WHEREAS, An aider and abettor is criminally responsible not only for the crime he or she intends, but also for any crime that “naturally and probably” results from his or her intended crime; the result of this doctrine is that all participants in a fistfight can be held liable for first-degree murder when only one defendant commits a murder, notwithstanding the fact that the other participants did not know the defendant was armed, the killing occurred after the fistfight ended, and the participants did not aid or abet the shooting (People v. Medina (2009) 46 Cal.4th 913); resulting in individuals lacking the mens rea and culpability for murder being punished as if they were the ones who committed the fatal act; and
WHEREAS, As stated by Justice Goodwin Liu in People v. Cruz-Santos, this leads to overbroad application: “At its essence, the natural and probable consequences doctrine imposes liability on the basis of negligence layered on top of a defendant’s culpability for aiding and abetting a target offense. (See People v. Chiu, (2014) 59 Cal.4th 155 at p. 164 [“‘because the nontarget offense is unintended, the mens rea of the aider and abettor with respect to that offense is irrelevant and culpability is imposed simply because a reasonable person could have foreseen the commission of the nontarget crime.’ ”].) Although reasonable foreseeability can be a legitimate basis for assigning culpability, courts and commentators have long observed that the concept is susceptible to overbroad application. (See Thing v. La Chusa (1989) 48 Cal.3d 644, 668 [“there are clear judicial days on which a court can foresee forever”]; Goldberg v. Housing Authority of City of Newark (N.J. 1962) 186 A.2d 291, 293 [“Everyone can foresee the commission of crime virtually anywhere and at any time.”]; Guthrie et al. (2001) Inside the Judicial Mind, 86 Cornell L.Rev. 777, 799 [“Hindsight vision is 20/20. People overstate their own ability to have predicted the past and believe that others should have been able to predict events better than was possible. Psychologists call this tendency for people to overestimate the predictability of past events the ‘hindsight bias.’ ” (fns. omitted)]; Rachlinski (1998) A Positive Psychological Theory of Judging in Hindsight, 65 U. Chi. L.Rev. 571, 571 [“‘Nothing is so easy as to be wise after the event.’ ” (fn. omitted, quoting Cornman v. The Eastern Counties Railway Co. (Exch. 1859) 157 Eng. Rep. 1050, 1052)].); and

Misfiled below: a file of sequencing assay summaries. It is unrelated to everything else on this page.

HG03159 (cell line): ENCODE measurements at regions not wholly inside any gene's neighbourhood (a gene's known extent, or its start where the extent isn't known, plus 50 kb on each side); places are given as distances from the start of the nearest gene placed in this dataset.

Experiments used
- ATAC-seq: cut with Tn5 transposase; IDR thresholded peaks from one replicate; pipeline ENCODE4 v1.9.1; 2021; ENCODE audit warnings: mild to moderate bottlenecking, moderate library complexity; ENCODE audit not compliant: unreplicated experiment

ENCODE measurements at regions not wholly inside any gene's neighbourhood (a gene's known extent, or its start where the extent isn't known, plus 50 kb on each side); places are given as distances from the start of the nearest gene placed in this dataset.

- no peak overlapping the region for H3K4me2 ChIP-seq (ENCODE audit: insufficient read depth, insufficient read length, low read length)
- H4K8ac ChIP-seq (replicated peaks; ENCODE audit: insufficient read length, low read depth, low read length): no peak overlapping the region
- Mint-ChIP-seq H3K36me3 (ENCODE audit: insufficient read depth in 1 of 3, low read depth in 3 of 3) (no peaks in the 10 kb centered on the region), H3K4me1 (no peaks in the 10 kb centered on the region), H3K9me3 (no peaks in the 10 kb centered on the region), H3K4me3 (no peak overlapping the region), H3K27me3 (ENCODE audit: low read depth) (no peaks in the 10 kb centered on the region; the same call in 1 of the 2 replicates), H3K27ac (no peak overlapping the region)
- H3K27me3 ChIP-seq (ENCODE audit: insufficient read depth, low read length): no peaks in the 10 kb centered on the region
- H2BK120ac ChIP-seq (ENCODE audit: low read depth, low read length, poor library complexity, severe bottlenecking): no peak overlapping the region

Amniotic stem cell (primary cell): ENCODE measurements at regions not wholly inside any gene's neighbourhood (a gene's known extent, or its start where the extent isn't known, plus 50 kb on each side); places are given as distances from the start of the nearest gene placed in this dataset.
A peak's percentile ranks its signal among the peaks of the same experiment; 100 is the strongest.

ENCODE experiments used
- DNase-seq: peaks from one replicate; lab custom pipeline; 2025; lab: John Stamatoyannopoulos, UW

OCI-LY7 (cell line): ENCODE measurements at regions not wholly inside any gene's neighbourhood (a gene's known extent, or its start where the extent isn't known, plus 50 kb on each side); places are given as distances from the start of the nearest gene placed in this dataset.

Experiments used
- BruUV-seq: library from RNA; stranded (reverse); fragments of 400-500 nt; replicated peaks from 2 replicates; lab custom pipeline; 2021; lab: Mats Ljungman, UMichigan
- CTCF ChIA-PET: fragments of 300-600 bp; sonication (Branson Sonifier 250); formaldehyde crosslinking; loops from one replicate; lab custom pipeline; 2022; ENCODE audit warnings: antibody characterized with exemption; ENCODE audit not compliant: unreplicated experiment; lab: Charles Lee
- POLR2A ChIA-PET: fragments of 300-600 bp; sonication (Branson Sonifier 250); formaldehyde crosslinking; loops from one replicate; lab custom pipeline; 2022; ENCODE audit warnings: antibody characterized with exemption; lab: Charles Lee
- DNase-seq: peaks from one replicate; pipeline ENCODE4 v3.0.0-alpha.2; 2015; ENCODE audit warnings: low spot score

WHEREAS, It is the proper role of trial courts to screen out cases in which the concept of foreseeability cannot bridge the gap between a defendant’s culpability in aiding and abetting the target offense and the culpability ordinarily required to convict on the nontarget offense. This judicial check serves to ensure that natural and probable consequences liability—a judge made doctrine in tension with the usual mens rea requirement of the criminal law—is kept “consistent with reasonable concepts of culpability.” People v. Chiu (2014) 59 Cal.4th 155, 165; and
WHEREAS, It can be cruel and unusual punishment to not assess individual liability for nonperpetrators of the fatal act or in nonhomicide matters the criminal charge resulting in prosecution and impute culpability for another’s bad act, thereby imposing lengthy sentences that are disproportionate to the conduct in the underlying case; now, therefore, be it
Resolved by the Senate of the State of California, the Assembly thereof concurring, That the Legislature recognizes the need for statutory changes to more equitably sentence offenders in accordance with their involvement in the crime; and be it further
Resolved, That the Secretary of the Senate transmit copies of this resolution to the author for appropriate distribution.